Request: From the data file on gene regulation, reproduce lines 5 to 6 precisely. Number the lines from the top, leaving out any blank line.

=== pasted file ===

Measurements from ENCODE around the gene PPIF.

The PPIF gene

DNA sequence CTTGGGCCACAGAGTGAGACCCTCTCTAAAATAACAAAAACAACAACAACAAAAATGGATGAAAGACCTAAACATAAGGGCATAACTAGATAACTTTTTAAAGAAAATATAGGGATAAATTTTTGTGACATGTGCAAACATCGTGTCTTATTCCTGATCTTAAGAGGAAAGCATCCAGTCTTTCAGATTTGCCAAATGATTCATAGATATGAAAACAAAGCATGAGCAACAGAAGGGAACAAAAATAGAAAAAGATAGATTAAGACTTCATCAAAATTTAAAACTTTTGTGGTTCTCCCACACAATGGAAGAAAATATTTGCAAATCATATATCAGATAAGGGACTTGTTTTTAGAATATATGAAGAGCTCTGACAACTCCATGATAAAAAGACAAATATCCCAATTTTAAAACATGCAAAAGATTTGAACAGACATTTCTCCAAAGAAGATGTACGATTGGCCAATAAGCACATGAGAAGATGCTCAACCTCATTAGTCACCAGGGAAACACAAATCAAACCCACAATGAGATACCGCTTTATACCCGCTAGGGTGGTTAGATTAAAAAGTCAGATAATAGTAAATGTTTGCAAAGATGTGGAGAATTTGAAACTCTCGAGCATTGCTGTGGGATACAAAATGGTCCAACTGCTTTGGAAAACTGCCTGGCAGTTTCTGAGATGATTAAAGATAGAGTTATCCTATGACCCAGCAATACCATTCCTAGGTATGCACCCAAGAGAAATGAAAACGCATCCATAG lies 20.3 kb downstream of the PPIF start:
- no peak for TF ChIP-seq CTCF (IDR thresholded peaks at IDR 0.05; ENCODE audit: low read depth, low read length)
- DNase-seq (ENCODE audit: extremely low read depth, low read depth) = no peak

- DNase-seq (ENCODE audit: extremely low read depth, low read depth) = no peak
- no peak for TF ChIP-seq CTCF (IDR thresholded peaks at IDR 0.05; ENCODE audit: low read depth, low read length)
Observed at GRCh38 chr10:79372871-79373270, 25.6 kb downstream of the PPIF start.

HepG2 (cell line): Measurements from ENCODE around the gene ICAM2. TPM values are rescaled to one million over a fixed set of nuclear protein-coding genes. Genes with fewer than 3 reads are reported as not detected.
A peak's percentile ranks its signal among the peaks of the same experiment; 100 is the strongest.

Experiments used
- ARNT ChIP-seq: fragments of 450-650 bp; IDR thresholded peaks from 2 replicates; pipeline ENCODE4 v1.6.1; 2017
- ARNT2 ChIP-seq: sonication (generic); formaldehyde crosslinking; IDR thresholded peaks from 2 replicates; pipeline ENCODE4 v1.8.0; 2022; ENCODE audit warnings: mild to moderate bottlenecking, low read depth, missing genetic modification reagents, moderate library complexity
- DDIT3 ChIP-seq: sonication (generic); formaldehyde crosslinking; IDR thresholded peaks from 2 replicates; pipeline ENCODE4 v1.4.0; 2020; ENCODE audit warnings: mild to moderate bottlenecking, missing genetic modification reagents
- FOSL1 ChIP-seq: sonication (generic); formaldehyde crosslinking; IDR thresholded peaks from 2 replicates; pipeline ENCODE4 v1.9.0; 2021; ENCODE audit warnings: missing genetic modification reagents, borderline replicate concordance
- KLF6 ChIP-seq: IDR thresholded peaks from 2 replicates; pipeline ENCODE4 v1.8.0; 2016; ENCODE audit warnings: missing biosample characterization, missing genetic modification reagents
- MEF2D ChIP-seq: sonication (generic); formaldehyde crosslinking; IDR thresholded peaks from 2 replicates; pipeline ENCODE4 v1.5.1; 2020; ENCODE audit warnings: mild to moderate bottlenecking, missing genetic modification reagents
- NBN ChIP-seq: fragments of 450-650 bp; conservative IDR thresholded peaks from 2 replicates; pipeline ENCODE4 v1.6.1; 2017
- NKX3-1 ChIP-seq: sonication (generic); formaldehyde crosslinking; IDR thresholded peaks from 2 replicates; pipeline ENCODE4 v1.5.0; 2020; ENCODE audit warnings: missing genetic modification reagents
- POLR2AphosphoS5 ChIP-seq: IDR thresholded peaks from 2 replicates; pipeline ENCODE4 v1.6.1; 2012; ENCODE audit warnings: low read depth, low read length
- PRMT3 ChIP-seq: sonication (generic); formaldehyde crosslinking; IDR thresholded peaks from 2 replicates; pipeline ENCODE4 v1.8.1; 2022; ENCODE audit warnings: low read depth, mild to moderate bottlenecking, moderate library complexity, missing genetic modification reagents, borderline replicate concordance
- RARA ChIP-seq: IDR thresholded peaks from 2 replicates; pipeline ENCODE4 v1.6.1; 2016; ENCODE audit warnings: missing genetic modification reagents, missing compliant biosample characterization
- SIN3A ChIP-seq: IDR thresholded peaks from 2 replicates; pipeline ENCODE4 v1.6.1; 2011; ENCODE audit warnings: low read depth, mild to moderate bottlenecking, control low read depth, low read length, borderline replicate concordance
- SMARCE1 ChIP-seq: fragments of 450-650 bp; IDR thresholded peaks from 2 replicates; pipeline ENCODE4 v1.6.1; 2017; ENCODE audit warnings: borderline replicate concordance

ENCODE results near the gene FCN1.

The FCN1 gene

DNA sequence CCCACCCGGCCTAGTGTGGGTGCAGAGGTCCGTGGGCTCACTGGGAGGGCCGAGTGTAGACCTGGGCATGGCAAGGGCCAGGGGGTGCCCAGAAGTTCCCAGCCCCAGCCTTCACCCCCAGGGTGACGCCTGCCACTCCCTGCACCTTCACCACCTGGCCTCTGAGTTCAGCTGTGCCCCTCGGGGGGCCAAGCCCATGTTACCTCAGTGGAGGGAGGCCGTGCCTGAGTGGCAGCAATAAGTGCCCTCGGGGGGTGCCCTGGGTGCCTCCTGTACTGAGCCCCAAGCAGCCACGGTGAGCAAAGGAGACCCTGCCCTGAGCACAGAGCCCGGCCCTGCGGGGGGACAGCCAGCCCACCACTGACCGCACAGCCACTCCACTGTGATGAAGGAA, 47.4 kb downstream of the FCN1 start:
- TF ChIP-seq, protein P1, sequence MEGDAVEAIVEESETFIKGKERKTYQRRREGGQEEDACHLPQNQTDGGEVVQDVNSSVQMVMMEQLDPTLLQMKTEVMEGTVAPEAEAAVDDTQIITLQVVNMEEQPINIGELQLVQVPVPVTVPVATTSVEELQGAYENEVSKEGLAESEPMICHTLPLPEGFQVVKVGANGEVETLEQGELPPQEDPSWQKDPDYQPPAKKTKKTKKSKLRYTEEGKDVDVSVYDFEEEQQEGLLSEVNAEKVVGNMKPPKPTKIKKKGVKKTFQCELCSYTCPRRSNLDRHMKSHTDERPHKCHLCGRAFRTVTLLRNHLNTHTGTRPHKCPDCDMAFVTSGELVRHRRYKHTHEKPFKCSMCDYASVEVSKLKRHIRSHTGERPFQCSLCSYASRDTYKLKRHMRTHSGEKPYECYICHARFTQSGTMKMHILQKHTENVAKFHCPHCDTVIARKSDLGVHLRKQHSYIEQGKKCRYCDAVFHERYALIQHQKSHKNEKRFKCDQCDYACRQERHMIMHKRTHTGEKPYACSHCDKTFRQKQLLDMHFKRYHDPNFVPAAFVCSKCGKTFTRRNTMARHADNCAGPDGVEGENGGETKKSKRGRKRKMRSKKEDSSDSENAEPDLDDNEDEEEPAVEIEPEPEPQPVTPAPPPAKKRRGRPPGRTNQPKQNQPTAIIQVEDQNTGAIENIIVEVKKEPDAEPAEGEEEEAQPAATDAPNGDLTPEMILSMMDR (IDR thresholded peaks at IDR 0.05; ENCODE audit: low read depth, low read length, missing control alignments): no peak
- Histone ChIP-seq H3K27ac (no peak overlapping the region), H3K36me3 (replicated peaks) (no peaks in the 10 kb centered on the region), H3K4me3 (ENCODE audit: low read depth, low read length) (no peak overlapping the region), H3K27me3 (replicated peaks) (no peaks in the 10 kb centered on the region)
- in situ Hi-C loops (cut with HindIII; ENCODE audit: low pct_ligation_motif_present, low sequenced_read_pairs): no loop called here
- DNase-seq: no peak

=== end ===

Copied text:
- DNase-seq (ENCODE audit: extremely low read depth, low read depth) = no peak

- DNase-seq (ENCODE audit: extremely low read depth, low read depth) = no peak